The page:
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Lord Richard: My Lords, the noble Lord provokes me. Can he not see that a situation in which the opposite side of the House can drag 400 people into a Division Lobby and this side of the House can only drag 150, if everybody turns out, and as a result of that the opposite side of the House can win any Division it wishes, even if the Government Chief Whip pulls out all the stops, produces a strong degree of feeling on this side of the House that we are being and have been unfairly treated for many years?

Lord Lucas: My Lords, I entirely agree with the noble Lord. It is a ridiculous feature of the way things are at the moment. But I hope that the Government will have the strength to see beyond that long suffering through which they have been--to my mind totally unreasonably--and see that the future of this House should not be one where it is hard to defeat the Government. It should be one where it is relatively easy, with agreement in most sections of the House, to defeat the Government, but where restraint is exercised in doing so because the House wishes to win arguments and not play politics. That is a change that I hope to see from the Government Front Bench.

However, I am concerned, as is my noble friend the Leader of the Opposition, that this Government see this House and its transition as a rather old and curmudgeonly crab in the process of changing its shell, and for a few moments it will be soft and vulnerable to attack so that they can take a large bite out of it. I share my noble friend's concern that they wish this House to lose powers. I am concerned too at what is said on page 32 of the White Paper:

as though holding some internal argument, some unstated wish to move beyond that, to the point where the Government have a dominating position. I support my noble friend's amendment and hope that this House will agree to it.

6.45 p.m.

Lord Hemmingford: My Lords, it is a pleasure to follow the noble Lord, Lord Lucas, whose efforts on behalf of freedom and information I salute. It became obvious to me some years ago as a newspaper executive that some of the problems with the role of the media in

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society were due to the weakness and imbalance in our constitution. What was happening was that two of the three pillars on which the constitution rested 300 years ago were severely weakened. The monarchy no longer exercised any effective political power and the ability of this House to check the power of the other place--and particularly the Government in that House--was more apparent than real. No wonder the noble and learned Lord, Lord Hailsham, spoke of an elective dictatorship.

Into the vacuum which was caused by the absence of effective checks and balances were drawn the media, but particularly the press because, while broadcasting is regulated by the Government, despite the events of the weekend, the newspapers are supposed not to be. As a journalist I have never been happy with the notion of the press as being even the fourth estate of government. But it seemed to me nearly 10 years ago when I first advanced the thought--and it seems even more so now with the burgeoning power of the multi-national media--that for them to become in effect the second estate is highly dangerous. I note with pleasure that the idea appears to be gaining currency among some of our more thoughtful columnists. Both Andrew Marr in the Observer and Hugo Young of the Guardian alluded to it in recent weeks.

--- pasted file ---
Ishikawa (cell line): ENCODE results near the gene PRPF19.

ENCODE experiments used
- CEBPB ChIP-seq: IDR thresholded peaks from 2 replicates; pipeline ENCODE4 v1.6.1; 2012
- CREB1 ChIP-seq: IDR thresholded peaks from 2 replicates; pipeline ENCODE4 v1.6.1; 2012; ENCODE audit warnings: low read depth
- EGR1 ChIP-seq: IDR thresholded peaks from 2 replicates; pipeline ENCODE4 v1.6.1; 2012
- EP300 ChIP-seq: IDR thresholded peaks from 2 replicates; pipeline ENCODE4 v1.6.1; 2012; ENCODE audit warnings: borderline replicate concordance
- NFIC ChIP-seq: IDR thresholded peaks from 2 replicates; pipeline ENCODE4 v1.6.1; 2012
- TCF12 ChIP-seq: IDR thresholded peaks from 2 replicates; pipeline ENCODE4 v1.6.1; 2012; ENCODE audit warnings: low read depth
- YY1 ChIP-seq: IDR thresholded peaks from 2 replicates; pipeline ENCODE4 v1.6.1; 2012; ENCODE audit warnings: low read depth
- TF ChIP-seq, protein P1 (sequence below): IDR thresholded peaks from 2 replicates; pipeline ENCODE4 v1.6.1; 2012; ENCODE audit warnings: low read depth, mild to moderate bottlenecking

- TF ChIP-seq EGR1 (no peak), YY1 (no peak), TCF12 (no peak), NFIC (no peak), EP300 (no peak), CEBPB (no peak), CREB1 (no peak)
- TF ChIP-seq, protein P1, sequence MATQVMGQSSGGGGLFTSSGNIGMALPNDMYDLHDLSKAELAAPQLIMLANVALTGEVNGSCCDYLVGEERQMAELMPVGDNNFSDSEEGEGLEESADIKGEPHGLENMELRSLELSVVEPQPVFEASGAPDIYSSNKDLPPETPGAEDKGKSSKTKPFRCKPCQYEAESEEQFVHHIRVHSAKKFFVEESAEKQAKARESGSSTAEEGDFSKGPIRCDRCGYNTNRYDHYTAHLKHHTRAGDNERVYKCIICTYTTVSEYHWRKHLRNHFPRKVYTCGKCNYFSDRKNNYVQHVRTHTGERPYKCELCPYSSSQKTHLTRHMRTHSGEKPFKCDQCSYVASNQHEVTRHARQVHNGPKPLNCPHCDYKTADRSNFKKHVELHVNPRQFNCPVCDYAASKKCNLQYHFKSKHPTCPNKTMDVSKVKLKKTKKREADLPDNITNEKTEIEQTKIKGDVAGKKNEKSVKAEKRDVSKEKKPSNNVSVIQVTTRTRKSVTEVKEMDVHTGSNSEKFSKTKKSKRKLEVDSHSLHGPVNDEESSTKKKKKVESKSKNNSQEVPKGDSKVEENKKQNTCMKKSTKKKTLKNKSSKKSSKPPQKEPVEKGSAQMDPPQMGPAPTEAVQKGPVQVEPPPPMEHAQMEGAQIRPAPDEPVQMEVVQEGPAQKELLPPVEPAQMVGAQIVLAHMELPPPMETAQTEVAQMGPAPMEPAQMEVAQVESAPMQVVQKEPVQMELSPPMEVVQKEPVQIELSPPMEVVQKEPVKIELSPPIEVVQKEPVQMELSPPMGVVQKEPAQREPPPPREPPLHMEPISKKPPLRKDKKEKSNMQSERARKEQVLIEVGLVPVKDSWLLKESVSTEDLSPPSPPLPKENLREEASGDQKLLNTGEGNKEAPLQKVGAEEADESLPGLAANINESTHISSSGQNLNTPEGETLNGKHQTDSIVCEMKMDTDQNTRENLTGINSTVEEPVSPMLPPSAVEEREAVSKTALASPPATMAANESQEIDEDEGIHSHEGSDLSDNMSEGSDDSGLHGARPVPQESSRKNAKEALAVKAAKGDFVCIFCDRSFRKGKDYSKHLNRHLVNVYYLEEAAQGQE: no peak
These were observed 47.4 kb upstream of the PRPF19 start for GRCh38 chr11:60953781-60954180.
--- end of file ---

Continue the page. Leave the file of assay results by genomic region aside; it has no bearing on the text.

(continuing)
It is timely to point out today that if governments faced much more rigorous scrutiny in the upper Chamber and could not even be sure of getting their legislation passed, they would have to pay more attention to Parliament with correspondingly less time or inclination for obsessive manipulation of the media whether by partial leaking or heavy-handed legal action. That would benefit both good government and freedom of expression. We might even get an effective freedom of information Act. In saying that, perhaps I should declare an interest as a member of the board of the Association of British Editors.

It is particularly against that background that I venture to hold up to your Lordships the document that we are considering today. And against that background, quite frankly, it looks pretty feeble. On the Eurovision Song Contest scale I give it deux points; one for finally proposing to end our rights to vote--in that again I am with the noble Lord, Lord Lucas--and to speak here, and another for proposing (or so I optimistically assume) a substantial reduction in numbers. If the United States can limit its Upper Chamber to 100, we can surely manage with no more.